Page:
Wednesday, October 14, 2015

12 Tips to Eat Healthier on a Budget

Budgets can be tight, but making small changes when you can, makes a big nutritional impact in your "diet."

1. Relying a little more on cheap convenience food than you would like due to budget or time? Try adding a salad, fresh fruit, or vegetable as a side dish.

2. Replace lettuce with spinach. Spinach is antioxidant rich, full of nutrients and vitamins, and add more of a nutritional punch than iceberg lettuce.

3. Replace sour cream with plain Greek yogurt for less fat, and added protein.

4. Add raisins or nuts to cereal, oatmeal, yogurt, ect., to get some heart healthy essential fats or to up your fruit consumption.

5. Add wheat germ or flax seed to generic brand pancake mixes for a whole grain punch. It tastes great in yogurt and smoothies. Wheat germ contains Vitamin E, and folic acid, B vitamins, Omega 3 Fatty acids, and Physterols. Physterols help lower unhealthy cholesterol levels. Flax seed contains Omega 3 fatty acids, and fiber.

6. Eat fruits and vegetables that are in season, buy in bulk and freeze the rest. Eating fruits and
vegetables in that are current in their natural growing season helps strengthen the immune system.
Fruit can be frozen and blended as smoothies, used to make healthy ice cream, or put in a fruit salad or side dish. Frozen vegetables can be used to make a stir fry, can be added to the crock pot, or used to make vegetable soup. They are convenient, and don’t spoil as quickly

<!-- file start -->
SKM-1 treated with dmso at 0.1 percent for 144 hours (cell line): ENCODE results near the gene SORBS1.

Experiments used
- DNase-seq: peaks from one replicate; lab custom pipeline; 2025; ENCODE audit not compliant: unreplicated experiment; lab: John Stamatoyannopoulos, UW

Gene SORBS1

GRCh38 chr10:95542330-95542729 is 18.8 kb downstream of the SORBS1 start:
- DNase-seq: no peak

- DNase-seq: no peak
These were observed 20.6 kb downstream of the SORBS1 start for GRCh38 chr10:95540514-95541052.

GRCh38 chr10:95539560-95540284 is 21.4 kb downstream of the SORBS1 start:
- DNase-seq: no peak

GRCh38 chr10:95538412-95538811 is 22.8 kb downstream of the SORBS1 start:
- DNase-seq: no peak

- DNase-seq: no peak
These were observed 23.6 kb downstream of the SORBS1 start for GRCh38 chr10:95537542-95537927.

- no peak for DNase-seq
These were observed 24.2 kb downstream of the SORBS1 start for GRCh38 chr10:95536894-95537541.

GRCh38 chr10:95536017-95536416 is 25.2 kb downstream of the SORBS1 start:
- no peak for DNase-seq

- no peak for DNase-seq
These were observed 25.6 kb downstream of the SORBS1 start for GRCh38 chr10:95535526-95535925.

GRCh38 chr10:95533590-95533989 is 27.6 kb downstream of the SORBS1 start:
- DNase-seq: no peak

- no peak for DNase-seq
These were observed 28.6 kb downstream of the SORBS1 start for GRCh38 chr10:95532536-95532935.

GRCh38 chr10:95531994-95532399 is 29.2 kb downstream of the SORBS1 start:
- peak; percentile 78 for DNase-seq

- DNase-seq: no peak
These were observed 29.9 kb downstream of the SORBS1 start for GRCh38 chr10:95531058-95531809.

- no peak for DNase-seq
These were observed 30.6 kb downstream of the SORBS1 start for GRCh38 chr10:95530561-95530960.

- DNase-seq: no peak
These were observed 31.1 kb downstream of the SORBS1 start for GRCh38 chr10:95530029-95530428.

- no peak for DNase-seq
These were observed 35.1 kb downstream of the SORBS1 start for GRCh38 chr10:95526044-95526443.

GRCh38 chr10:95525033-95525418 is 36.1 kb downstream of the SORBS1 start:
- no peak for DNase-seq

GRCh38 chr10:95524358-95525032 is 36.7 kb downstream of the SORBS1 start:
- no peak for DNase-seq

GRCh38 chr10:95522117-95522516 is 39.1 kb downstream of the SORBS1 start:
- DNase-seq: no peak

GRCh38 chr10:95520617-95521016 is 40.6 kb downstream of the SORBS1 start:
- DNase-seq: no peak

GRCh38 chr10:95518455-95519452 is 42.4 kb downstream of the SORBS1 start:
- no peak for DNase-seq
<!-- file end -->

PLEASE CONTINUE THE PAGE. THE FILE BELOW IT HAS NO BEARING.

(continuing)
7.  Pouring vegetable soups over brown rice or whole grain noodles pack in vitamins and nutrients, fill you up, and is easy to prepare.

8. Turn a salad into a meal. Add nuts, chicken (or your choice), dried fruit or raisins, sunflowers, shredded cheese, etc. I like to shred leftover chicken for my salads. Lunch meat works great too.

9. When you repurpose leftovers, you get a new dish, and its great for those picky eaters who don't
like leftovers. Using leftovers more quickly mean less waste and money saved.

10. Try less expensive cuts of meat. You can still enjoy meat even though you are on a tight budget.
Keep an eye out for less expensive cuts of meat. Cook with chicken thighs instead of chicken breasts. Experimenting with different cooking methods, such as the slow cooker ,will make tougher cuts of meat tender and juicy. It also makes the meat tender and easier to pull off the bones for stews, chicken salad sandwiches, chicken and and rice, and other meals. You can freeze the left over chicken for later. Buy a whole chicken and plan menus to include meals that use legs, thighs, and breasts all on different nights. Roast a whole chicken to eat off of for a few days. Whole chickens run about $1.16 per pound, while you may end up paying $5 or $6 per pound for individual pieces.

11. Eat more beans and whole grains. Beans and whole grain like quinoa and brown rice are great to stretch and bulk out a meal, and can even be served as a meal by themselves. I like to use black beans in my meat dishes or in place of meat. Beans and lentils also make hearty and nutritious soups and are great pared with rice or fresh vegetables. Dry beans are the cheapest item for your meals, can be stretched the furthest for meals, and have a longer shelf life.

12. Buy more pasta. Whole grain pasta is cheap, easy to prepare, and is quick to make. It is also very versatile. Mix with olive oil,  add diced tomatoes, and garlic, or have fun adding your own mix-ins such as mushrooms, spices, and herbs.

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